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The jackal at the tackle

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Tom Fordyce | 11:58 UK time, Thursday, 13 October 2011

Takapuna, North Island

For all the hoopla and headlines about Dan Carter, Jonny Wilkinson and Quade Cooper, this has been a World Cup defined not by perfect 10s but heavenly sevens.

Those big-name fly-halves might still have the modeling contracts and skincare endorsements but they can keep them. The open-side flankers are on the rumble - and the message is clear: run away, glamourpuss, the jackal in the tackle is here.

Each of this weekend's four semi-finalists have a number seven in their side that strike fear deep into opposition hearts. Wales have Sam Warburton, France the unyielding Thierry Dusautoir (who actually wears six in the French style); New Zealand the relentless Richie McCaw and Australia the man they call 'Bam Bam', Queenslander David Pocock, 23.

That three of the four are also their country's skipper is no coincidence. That Pocock is not - yet - shouldn't fool you for a minute into thinking that he is anything less than their equal.

Richie McCaw, Thierry Dusautoir, Sam Warburton and David Pocock

Heavenly sevens Richie McCaw, Thierry Dusautoir, Sam Warburton and David Pocock. Photos: PA, Reuters and Getty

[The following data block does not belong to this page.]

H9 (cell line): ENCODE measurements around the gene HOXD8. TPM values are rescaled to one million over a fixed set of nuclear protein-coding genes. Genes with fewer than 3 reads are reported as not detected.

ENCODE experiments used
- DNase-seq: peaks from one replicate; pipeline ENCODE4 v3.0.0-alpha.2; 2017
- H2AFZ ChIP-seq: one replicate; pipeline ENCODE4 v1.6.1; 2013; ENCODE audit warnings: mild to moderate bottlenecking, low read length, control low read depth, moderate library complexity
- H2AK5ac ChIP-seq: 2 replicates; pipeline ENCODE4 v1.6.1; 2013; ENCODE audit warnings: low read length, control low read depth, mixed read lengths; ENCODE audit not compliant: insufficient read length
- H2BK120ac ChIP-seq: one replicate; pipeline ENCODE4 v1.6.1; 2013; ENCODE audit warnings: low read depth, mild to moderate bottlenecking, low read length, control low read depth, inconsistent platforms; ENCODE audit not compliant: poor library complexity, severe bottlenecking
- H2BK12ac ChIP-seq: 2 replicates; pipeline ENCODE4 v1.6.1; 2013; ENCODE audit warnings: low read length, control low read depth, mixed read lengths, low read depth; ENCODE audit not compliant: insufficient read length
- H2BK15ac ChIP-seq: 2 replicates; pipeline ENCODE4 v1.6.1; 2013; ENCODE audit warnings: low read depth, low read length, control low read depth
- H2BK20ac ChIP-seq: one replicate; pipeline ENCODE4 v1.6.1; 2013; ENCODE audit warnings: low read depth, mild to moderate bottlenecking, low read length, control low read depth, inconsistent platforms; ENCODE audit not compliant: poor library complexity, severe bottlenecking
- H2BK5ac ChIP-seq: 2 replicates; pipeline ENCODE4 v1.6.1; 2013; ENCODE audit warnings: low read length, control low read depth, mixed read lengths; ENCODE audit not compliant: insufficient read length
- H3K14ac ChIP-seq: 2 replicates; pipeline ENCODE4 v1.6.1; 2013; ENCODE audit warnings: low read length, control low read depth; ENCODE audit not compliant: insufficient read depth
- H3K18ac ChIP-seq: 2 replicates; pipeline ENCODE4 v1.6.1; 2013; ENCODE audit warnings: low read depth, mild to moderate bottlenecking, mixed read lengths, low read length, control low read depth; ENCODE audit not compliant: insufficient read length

He may even be the best of the lot. Rugby logic dictates the Wallabies's 11-9 larceny of South Africa last Sunday simply shouldn't have happened. The Springboks had 76% of territory and spent a total of 11 minutes camped in the opposition 22.

That it did had a little to do with the early injury to South Africa's own breakdown supremo Heinrich Brussow and a lot more with Pocock's own magic numbers - 26 tackles, three of his side's remarkable tally of nine turnovers and countless disruptions to the opposition ball.

Wallabies coach Robbie Deans described it the best individual performance of the tournament so far. Some of those wearing opposition colours weren't quite so convinced.

Jackals have never been the most popular of beasts. All that scavenging and stealing tends to go down badly with those in possession, which helps explains why Pocock's champion display was labeled with a rather less pleasant c-word in some circles this week - "cheat'".

Pocock won't rise to the bait. "It's been pretty funny this week, looking at my Twitter timeline and seeing what the fans are saying," he told a packed news conference.

"It's fairly standard in a game these days that number sevens cop a bit of heat from the opposition and that goes for McCaw as well."

If Pocock has stand-out characteristics, they are the classics of his position - speed to the tackle and head-down, rump-up strength when he gets there.

His absence with a back injury was a critical factor in the 15-9 pool game loss to Ireland. Against the Springboks he was not so much a thorn in the side as a human JCB, long yellow arms reaching down to dig the ball from the pile of green shirts with mechanical regularity and relentless energy.